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Illustration: Sam Jayne/Axios

Most coverage of President Trump focuses on the negative aspects of his style: the making-it-up-as-he-goes, the lying, the management-by-chaos.

Yes, but: The Trump Way does offer future candidates and presidents some valuable lessons in navigating contemporary politics.

  1. People are sheep: Reversing one of the basic assumptions of politics, Trump has shown you can radically change a political party’s core beliefs and brand overnight. Only six years ago, the GOP’s Romney-Ryan ticket was preaching the evils of Russia, the virtue of free trade, the sin of deficits. With no debate and little resistance, Trump has flipped an entire party’s core beliefs. Turns out, voters are far more malleable than we thought — and candidates and presidents can change minds overnight. 
  2. Money is overrated; authenticity isn't: Trump has shown that if you can write in a real and captivating way, you can dominate the conversation — for free. The cost of entry on Facebook, Twitter and whatever follows is zilch. He also showed early in the campaign that if you're not too constipated to roll with the news, cable shows will give you billions in free airtime. (As president, he has hidden out on "Fox & Friends," proving the pipeline to true believers is equally easy and free). 
  3. Companies can be bullied, in a good way: If Trump had a longer attention span, his campaign to pressure U.S. companies to keep jobs in America might very well be flourishing more. Last year, many Fortune 1000 companies were plotting how to show the White House they were serious about job creation at home. The reason: Trump used the power of the presidency, followed by social media and cable mobs, to call out companies outsourcing jobs — and praise those that kept jobs at home. Trump moved on. But U.S. businesses are more sensitive than ever to how they are viewed internally and externally. So the right political leaders applying the right kind of pressure can shift some behaviors. 
  4. A little wild unpredictability goes a long way: Even Democrats begrudgingly tell us North Korea would not be returning hostages and talking denuclearization absent Trump’s mad-man routine. The stilted, scripted, sclerotic ways of tradition are not always terribly effective tactics. Trump takes wild unpredictability way too far. But he has shown how constrained improvisation could be a powerful approach at home and abroad.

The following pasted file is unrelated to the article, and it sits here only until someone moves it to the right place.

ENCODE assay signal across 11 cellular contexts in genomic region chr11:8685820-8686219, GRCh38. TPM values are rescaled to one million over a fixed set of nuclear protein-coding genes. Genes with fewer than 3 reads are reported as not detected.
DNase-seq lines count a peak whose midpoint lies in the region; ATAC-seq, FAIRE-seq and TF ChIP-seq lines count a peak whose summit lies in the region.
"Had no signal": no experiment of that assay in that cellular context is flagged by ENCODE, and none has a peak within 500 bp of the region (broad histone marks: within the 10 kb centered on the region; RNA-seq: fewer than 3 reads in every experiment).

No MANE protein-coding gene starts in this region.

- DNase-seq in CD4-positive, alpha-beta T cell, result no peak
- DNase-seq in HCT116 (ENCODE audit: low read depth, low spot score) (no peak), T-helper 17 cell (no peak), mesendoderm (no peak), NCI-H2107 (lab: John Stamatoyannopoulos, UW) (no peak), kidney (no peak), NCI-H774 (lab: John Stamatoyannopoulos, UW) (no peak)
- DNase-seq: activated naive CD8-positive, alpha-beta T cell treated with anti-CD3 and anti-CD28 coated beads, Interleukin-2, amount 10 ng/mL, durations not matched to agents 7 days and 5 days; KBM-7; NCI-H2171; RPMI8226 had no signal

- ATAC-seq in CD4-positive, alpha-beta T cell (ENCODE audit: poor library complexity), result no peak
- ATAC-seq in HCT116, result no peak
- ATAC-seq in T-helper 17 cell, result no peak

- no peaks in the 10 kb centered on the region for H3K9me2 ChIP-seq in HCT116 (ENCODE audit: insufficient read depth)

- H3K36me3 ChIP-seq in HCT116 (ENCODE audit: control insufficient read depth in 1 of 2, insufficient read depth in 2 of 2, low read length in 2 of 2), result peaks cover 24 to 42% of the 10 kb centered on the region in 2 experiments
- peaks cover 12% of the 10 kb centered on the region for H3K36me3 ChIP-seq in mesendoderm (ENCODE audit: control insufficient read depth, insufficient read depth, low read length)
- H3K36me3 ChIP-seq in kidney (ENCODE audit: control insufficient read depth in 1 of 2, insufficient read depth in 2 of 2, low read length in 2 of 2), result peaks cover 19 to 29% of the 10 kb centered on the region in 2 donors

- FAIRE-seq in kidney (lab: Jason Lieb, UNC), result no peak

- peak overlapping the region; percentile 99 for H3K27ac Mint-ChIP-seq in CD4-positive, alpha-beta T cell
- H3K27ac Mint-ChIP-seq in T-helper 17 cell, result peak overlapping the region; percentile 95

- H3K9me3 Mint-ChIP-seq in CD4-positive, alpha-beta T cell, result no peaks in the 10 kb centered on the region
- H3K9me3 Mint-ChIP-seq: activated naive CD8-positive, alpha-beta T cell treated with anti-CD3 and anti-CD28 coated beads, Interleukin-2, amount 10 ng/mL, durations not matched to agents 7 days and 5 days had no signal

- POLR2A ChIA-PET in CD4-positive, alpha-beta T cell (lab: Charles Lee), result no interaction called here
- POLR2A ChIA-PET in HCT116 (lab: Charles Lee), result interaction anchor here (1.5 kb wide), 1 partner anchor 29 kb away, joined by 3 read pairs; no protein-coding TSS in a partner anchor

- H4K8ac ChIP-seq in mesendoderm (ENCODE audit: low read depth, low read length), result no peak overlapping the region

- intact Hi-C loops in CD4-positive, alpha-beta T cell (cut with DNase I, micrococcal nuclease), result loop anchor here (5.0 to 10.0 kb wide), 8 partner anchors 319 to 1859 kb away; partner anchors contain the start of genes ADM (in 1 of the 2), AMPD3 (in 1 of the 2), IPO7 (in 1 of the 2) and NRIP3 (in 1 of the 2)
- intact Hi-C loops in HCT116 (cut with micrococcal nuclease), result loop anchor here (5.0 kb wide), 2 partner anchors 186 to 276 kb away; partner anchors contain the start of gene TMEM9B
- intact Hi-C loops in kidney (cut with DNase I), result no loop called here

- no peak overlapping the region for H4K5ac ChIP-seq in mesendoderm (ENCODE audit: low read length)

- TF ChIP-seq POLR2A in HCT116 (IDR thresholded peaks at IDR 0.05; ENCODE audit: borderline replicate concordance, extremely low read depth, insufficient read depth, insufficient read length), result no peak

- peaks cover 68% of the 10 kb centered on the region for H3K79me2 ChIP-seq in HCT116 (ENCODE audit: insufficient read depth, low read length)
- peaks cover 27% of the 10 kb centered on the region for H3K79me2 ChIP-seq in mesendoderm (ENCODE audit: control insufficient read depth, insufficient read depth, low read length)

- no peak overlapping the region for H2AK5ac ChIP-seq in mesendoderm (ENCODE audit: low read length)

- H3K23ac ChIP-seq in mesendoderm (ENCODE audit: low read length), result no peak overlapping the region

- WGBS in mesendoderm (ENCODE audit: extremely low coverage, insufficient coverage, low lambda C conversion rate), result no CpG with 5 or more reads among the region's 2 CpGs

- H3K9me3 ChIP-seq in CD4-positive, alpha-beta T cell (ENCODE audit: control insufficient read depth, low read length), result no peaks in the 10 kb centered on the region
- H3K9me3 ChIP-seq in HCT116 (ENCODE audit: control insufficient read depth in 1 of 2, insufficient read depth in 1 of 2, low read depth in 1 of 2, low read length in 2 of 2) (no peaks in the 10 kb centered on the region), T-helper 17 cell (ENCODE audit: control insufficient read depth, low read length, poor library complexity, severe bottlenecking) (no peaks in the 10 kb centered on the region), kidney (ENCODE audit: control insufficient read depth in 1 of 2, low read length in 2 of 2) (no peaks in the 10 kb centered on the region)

5. Anyone can run and win: We always assumed party affiliation was a prerequisite for leading a political party, and some political experience a must. Trump was a liberal Democrat and he hijacked conservatism. The hunger for something different is unmistakable, partly because a big chunk of voters have had it with conventional politics and politicians. No reason another exotic Republican — or third party, or even a surprise Democrat — couldn't do the same. 

Go deeper

4 mins ago - Health

A safe, sane survival guide

Photo: Luka Dakskobler/SOPA Images/LightRocket via Getty Images

We all know, it’s getting worse.

Reality check: Here are a few things every one of us can do to stay safe and sane in coming months:

Biden’s nightmare debut

President-elect Biden speaks in Wilmington on Nov. 24. Photo: Chandan Khanna/AFP via Getty Images

A dim, gloomy scene seems increasingly set for Joe Biden's debut as president.

The state of play: He'll address — virtually — a virus-weary nation, with record-high daily coronavirus deaths, a flu season near its peak, restaurants and small businesses shuttered by wintertime sickness and spread.

Using apps to prevent deadly police encounters

Illustration: Sarah Grillo/Axios

Mobile phone apps are evolving in ways that can stop rather than simply document deadly police encounters with people of color — including notifying family and lawyers about potential violations in real time.

Why it matters: As states and cities face pressure to reform excessive force policies, apps that monitor police are becoming more interactive, gathering evidence against rogue officers as well as posting social media videos to shame the agencies.

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